House of Commons Library

The Pupil Premium

Published Tuesday, April 17, 2018

This House of Commons Library Briefing Paper provides an overview of policy on the Pupil Premium since its introduction in 2011, including funding levels, eligibility criteria, and accountability.

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Introduced in 2011 by the Coalition Government, the Pupil Premium is additional funding provided to publicly-funded schools in England schools with the aim of raising the attainment of disadvantaged children. In 2017-18, £2.4 billion of Pupil Premium funding was allocated in respect of around 2 million pupils, with the following pupils attracting funding:

  • Children registered as eligible for free school meals (FSMs) at any point since May 2011 (referred to as Ever 6 FSM). £1,320 was allocated for each such pupil in reception to year 6; £935 was allocated for each such pupil in years 7 to 11.
  • £1,900 for each child looked after by a local authority, or who left the care of a local authority in England or Wales because of adoption, a special guardianship order, or a child arrangements order (sometimes referred to as Pupil Premium Plus).

The £2.4 billion also includes a Service Premium of £300, which is paid in respect of pupils who have had a parent in the regular armed forces at any point since January 2012 (referred to as Ever 6 service children), or who are in receipt of a pension under the Armed Forces Compensation Scheme or the War Pensions Scheme after their parent died while serving the armed forces.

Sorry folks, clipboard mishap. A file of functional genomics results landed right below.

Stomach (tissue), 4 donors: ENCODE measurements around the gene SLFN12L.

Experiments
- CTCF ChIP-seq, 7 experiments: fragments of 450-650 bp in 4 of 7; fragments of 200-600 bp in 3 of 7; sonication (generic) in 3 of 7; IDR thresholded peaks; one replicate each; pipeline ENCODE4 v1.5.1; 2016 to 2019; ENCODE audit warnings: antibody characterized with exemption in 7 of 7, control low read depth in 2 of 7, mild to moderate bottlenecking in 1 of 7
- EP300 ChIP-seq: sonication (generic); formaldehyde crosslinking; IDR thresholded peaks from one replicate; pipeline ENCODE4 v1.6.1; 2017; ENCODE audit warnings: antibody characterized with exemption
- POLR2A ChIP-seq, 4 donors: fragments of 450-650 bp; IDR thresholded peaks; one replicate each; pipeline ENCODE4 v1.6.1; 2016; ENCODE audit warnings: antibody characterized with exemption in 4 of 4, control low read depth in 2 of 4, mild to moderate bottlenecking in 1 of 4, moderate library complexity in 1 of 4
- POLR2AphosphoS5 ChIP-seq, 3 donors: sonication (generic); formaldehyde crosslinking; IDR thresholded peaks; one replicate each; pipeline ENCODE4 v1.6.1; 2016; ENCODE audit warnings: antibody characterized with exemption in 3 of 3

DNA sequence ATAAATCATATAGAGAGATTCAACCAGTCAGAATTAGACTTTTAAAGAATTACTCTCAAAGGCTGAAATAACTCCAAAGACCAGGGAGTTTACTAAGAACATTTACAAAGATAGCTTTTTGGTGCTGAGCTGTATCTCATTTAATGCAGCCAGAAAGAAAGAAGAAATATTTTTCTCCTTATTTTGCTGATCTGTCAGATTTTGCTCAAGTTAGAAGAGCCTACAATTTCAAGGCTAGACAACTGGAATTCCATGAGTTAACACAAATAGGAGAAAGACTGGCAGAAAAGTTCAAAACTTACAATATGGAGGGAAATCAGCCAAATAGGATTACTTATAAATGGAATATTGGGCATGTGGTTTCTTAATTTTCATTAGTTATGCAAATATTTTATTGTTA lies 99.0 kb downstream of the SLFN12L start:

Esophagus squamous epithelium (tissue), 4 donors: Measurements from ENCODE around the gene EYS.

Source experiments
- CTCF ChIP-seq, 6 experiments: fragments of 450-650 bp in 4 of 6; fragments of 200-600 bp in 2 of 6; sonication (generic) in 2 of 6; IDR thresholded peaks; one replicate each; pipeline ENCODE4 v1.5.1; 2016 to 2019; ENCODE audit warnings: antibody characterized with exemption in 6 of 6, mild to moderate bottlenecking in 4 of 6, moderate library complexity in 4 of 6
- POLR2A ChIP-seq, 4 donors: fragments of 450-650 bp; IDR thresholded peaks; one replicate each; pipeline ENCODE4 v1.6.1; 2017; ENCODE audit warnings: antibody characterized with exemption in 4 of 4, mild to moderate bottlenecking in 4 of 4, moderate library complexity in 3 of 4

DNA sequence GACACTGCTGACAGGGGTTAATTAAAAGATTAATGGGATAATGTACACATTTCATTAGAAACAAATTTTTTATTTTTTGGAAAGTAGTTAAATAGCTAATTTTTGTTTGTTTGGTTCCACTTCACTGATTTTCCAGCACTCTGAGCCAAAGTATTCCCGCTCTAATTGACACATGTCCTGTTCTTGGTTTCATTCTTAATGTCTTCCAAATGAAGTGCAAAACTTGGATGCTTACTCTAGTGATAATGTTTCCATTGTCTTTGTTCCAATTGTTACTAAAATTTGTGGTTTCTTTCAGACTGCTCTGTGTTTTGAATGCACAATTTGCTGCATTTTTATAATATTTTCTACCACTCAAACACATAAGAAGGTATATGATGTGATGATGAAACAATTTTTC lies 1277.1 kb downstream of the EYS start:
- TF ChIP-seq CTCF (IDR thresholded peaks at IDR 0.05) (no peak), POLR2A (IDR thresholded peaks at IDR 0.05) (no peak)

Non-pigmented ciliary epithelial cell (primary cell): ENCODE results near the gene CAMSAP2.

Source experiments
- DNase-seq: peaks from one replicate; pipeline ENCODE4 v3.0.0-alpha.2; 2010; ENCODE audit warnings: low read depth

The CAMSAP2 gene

Local authority maintained schools are required to publish a strategy for using Pupil Premium funding on their websites. There is no parallel obligation on academies unless provided for in their funding agreement, which largely depends on when the academy opened. The Department for Education recommends, however, that academies should publish a Pupil Premium strategy regardless of whether this is required by their funding agreement.

Schools are also accountable for their use of Pupil Premium funding via the performance tables, which report on the performance of disadvantaged pupils compared to other pupils, and through Ofsted inspections, which report on the attainment and progress of pupils who attract the Pupil Premium.

The Spending Review and Autumn Statement 2015 committed to protect the Pupil Premium “at current rates” during the Spending Review Period (up to 2020).

The Pupil Premium Grant is paid as a separate grant to the Dedicated Schools Grant (the main source of revenue funding for schools). As such, it is for the most part unaffected by the introduction of a National Funding Formula for schools. However, the National Funding Formula will not include a looked-after-children factor; instead, all school funding for looked-after and previously looked-after children will be targeted through the Pupil Premium Plus. As a result of the change, the Pupil Premium Plus rate will increase to £2,300 per eligible pupil from 2018-19.

To be eligible for FSMs a child or their parent/carer must be in receipt of a qualifying benefit. Universal Credit, which is being gradually rolled out across Great Britain, replaces many of these benefits with a single payment. In November 2017, the Government published a consultation in which it proposed introducing a net earnings threshold for a household’s eligibility for FSMs under Universal Credit from April 2018 (with transitional protections for current recipients). Regulations implementing the proposals came into force on 1 April 2018.

Commons Briefing papers SN06700

Authors: Robert Long; David Foster

Topics: Armed forces, Armed forces welfare, Incomes and poverty, Local authorities: education, Schools

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